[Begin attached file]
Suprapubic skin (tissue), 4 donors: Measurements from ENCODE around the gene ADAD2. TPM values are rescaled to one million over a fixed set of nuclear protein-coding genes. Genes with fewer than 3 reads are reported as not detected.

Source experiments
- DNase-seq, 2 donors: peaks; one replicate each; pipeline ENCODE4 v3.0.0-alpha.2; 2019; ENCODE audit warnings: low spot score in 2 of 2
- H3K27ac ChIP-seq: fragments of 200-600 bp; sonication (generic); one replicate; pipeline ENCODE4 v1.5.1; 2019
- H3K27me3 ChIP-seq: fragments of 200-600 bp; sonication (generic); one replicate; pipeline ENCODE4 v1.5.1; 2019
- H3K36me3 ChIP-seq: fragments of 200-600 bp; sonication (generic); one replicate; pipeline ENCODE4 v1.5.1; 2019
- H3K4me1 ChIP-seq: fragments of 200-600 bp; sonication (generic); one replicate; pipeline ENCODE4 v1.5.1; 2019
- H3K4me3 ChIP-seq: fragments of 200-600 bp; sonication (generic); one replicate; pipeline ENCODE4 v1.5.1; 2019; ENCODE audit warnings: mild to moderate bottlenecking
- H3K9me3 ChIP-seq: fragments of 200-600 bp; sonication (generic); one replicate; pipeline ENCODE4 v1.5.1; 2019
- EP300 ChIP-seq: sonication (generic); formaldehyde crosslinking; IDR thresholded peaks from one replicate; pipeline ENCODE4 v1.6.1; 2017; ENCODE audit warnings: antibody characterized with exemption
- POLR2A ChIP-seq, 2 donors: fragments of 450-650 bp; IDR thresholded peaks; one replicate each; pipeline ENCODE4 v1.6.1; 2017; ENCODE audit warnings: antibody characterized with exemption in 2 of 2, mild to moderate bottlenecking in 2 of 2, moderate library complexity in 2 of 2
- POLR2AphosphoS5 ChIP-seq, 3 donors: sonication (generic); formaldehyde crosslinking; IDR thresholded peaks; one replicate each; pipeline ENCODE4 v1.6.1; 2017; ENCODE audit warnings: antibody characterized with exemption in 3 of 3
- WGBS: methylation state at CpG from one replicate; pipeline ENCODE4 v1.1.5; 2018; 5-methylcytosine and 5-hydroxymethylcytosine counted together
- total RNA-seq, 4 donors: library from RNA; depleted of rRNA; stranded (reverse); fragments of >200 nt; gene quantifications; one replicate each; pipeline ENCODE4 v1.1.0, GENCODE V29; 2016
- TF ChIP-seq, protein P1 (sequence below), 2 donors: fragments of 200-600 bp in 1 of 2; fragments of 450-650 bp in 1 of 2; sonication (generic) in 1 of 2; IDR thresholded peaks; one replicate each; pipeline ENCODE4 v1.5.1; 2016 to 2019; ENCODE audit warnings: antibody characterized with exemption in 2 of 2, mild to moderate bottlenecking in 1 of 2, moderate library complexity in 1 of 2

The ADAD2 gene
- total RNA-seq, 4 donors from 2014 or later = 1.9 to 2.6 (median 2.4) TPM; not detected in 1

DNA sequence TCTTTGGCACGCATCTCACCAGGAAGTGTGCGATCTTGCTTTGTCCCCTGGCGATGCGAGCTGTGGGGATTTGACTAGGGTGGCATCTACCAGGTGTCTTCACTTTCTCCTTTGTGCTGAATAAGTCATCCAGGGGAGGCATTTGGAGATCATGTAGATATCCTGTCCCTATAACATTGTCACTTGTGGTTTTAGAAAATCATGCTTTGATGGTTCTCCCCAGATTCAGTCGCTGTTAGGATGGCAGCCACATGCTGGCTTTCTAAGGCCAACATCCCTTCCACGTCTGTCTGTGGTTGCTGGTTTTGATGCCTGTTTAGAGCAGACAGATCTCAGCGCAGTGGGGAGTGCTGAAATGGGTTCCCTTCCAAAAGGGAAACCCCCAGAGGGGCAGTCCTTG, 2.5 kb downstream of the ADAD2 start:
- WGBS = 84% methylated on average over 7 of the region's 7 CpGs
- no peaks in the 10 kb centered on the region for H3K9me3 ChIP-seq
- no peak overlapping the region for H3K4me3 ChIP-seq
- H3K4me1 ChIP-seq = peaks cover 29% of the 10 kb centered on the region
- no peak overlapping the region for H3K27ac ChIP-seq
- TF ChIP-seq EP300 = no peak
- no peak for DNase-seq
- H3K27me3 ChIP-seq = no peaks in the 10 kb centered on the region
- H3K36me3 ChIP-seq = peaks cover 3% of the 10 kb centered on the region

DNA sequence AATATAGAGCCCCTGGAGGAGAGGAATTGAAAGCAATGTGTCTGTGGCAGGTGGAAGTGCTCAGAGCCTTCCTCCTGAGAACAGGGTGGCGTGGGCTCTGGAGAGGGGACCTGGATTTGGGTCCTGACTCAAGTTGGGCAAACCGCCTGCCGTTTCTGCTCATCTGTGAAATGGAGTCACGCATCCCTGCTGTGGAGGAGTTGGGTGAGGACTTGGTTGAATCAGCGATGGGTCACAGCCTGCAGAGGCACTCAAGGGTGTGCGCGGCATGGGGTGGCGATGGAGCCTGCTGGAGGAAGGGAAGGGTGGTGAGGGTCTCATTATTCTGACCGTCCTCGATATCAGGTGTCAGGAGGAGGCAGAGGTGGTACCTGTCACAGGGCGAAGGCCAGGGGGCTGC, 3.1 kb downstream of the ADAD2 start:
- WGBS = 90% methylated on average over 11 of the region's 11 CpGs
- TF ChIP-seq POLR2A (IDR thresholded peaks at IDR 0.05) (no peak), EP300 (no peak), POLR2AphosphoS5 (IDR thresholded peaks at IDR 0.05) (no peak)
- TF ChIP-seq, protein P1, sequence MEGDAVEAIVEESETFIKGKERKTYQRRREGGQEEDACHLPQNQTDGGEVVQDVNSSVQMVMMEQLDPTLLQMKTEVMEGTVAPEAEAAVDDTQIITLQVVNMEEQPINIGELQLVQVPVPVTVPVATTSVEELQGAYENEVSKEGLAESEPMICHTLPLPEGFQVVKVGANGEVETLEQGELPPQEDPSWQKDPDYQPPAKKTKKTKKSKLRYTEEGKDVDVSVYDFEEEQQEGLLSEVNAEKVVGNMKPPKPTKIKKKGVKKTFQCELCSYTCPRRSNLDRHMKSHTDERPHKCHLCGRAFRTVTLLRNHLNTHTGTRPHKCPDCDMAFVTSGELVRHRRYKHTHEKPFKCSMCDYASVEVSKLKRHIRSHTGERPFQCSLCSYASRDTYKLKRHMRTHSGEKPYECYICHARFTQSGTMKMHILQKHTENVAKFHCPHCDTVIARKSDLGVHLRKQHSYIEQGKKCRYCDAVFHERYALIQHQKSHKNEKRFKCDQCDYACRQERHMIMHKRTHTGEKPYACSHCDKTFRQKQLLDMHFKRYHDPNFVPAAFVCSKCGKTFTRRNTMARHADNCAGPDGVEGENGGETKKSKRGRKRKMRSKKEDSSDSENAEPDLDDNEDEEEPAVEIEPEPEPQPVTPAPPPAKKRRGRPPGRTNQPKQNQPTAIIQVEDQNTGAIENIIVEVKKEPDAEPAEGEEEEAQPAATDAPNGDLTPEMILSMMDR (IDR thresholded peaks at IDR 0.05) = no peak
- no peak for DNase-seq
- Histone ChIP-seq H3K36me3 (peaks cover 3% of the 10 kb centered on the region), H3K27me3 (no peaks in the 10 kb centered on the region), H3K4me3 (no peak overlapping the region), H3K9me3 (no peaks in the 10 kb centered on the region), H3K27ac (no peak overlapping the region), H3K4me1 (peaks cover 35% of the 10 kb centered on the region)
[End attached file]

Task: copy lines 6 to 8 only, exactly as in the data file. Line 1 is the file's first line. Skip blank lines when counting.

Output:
- H3K36me3 ChIP-seq: fragments of 200-600 bp; sonication (generic); one replicate; pipeline ENCODE4 v1.5.1; 2019
- H3K4me1 ChIP-seq: fragments of 200-600 bp; sonication (generic); one replicate; pipeline ENCODE4 v1.5.1; 2019
- H3K4me3 ChIP-seq: fragments of 200-600 bp; sonication (generic); one replicate; pipeline ENCODE4 v1.5.1; 2019; ENCODE audit warnings: mild to moderate bottlenecking